Citation: Kelly D. 2008. Complexity and Versatility in the Physiology and Metabolism of , p 41-61. In Nachamkin I, Szymanski C, Blaser M (ed), , Third Edition. ASM Press, Washington, DC. doi: 10.1128/9781555815554.ch3
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Image of Figure 2.
Figure 2.

Major electron transport pathways in . Integral membrane oxidoreductases on the electron donor side of the menaquinone (MK) pool include an NDH-1-like complex (Cj1566–1579), the electron donor to which is unknown, hydrogenase, formate dehydrogenase, and succinate dehydrogenase. Peripherally associated oxidoreductases include (among several others) malate:quinone oxidoreductase, proline dehydrogenase, and a lactate dehydrogenase. Reducing equivalents are transferred to menaquinone in the lipid bilayer of the inner membrane. Menaquinol reduces the cytochrome complex, which in turn reduces periplasmic cytochrome . Cytochrome is reoxidized by one of the terminal oxidases, a -type cytochrome oxidase. A separate quinol oxidase (CioAB) is also present. Cytochrome may also be reoxidized by hydrogen peroxide in the periplasm through the activity of two separate CCPs. Several alternative reductases are present in . Fumarate reductase (FrdCAB) catalyzes electron transfer from menaquinol to fumarate as terminal acceptor. Periplasmic nitrate (Nap), nitrite (Nrf), and TMAO/DMSO reductases (Tor/Dor) are also present. An additional type of DMSO reductase (DmsABC) is present in strain 81-176 (not shown; see text and Fig. 3 for details). Cj0378/379 are homologues of the YedZ/YedY proteins, which are a -type cytochrome and a molybdoprotein reductase, respectively, but the substrate reduced is unknown. Solid lines indicate experimentally established or highly likely routes of electron transport; dotted lines indicate uncertainty as to the exact route, possibly with the participation of unidentified additional redox proteins. Figure modified and updated from .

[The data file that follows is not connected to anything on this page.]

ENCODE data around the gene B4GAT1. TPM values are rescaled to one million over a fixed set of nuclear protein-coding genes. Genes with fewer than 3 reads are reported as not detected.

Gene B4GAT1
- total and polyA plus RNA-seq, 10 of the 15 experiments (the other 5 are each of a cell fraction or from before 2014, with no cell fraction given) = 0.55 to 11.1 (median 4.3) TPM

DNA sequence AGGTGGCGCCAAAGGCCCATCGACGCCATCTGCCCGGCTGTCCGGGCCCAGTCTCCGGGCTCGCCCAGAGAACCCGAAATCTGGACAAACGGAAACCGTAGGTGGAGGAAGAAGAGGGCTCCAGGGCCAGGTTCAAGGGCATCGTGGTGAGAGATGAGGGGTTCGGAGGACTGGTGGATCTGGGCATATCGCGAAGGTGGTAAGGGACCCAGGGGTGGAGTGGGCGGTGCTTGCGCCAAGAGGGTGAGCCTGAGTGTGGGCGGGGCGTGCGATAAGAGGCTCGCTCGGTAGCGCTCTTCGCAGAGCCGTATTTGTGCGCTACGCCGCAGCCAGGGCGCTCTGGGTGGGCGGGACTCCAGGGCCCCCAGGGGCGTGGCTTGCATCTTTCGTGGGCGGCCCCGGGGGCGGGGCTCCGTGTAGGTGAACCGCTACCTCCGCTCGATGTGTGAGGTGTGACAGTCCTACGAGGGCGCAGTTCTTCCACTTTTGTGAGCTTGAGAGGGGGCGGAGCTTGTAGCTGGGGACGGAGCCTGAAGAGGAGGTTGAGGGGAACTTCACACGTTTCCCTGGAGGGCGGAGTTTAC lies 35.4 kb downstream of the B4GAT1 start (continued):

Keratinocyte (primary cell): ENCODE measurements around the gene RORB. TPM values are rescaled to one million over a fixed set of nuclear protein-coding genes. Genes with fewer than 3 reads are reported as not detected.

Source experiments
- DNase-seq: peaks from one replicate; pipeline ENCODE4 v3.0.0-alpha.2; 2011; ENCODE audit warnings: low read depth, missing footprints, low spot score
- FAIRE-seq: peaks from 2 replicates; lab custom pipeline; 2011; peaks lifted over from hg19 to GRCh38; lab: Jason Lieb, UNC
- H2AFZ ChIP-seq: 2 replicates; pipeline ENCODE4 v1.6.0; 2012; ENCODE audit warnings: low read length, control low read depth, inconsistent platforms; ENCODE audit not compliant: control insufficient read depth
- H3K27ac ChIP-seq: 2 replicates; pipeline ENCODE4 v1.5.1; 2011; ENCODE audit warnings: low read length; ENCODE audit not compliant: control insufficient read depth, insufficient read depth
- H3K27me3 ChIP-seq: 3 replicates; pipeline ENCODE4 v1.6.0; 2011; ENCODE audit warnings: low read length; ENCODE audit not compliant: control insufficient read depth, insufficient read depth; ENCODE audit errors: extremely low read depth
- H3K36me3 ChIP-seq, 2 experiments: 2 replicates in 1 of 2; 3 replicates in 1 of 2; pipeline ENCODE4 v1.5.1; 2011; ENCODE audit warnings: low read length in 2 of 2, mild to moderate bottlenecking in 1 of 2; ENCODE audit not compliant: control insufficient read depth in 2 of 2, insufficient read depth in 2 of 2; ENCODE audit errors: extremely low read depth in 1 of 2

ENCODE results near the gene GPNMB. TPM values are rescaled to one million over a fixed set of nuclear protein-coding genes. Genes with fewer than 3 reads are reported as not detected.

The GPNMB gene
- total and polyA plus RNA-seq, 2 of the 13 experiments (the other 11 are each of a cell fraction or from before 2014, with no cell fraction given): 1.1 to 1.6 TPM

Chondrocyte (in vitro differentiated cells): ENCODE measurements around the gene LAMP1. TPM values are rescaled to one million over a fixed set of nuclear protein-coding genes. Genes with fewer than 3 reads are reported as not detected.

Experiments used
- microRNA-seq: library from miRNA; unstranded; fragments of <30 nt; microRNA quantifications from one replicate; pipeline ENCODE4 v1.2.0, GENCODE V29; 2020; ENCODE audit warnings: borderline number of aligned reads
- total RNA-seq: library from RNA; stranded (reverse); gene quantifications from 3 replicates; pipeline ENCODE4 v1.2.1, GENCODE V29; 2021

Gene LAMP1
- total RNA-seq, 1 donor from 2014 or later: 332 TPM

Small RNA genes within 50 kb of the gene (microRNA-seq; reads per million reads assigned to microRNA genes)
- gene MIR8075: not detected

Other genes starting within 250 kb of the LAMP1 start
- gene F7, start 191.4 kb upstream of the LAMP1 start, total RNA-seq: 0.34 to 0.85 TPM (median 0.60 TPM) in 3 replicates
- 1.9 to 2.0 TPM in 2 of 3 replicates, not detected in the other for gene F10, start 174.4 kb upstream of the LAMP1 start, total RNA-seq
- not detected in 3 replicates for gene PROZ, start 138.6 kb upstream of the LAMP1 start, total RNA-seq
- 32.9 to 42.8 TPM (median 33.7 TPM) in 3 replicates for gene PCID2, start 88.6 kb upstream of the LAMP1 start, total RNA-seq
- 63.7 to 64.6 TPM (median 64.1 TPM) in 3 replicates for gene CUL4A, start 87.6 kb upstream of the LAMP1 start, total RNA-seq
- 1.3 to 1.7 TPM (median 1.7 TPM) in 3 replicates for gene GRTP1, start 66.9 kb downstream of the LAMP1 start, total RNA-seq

Citation: Kelly D. 2008. Complexity and Versatility in the Physiology and Metabolism of , p 41-61. In Nachamkin I, Szymanski C, Blaser M (ed), , Third Edition. ASM Press, Washington, DC. doi: 10.1128/9781555815554.ch3
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Figure 3.

Likely topological organization of two types of TMAO/DMSO reductases found in strains of . In each case, formate is depicted as a typical electron donor to the menaquinone pool (MK), through the action of formate dehydrogenase (Fdh). (a) The Tor/Dor type of reductase system that has been characterized in strain 11168 ( ) is illustrated, which is also present in strains RM1221 and 81-176. There is uncertainty over the mechanism of electron transfer from the MK to the monoheme Cj0265 cytochrome (dashed rectangular hypothetical quinol oxidoreductase). In (b), the additional DmsABC-type system shown in strain 81-176 to be needed for optimal colonization of a mouse infection model ( ) is illustrated. Note that because both of these TMAO/DMSO reductases are predicted to be periplasmic, reduction of the electron acceptor (which consumes protons—in bold) and quinol oxidation (which releases protons—in bold) occur on the same (periplasmic) side of the membrane. Thus, a proton-motive force is only generated at the level of the primary dehydrogenase (binding and releasing protons on opposite sides of the membrane). MGD, molybdenum guanosine dinucleoside cofactor.

Citation: Kelly D. 2008. Complexity and Versatility in the Physiology and Metabolism of , p 41-61. In Nachamkin I, Szymanski C, Blaser M (ed), , Third Edition. ASM Press, Washington, DC. doi: 10.1128/9781555815554.ch3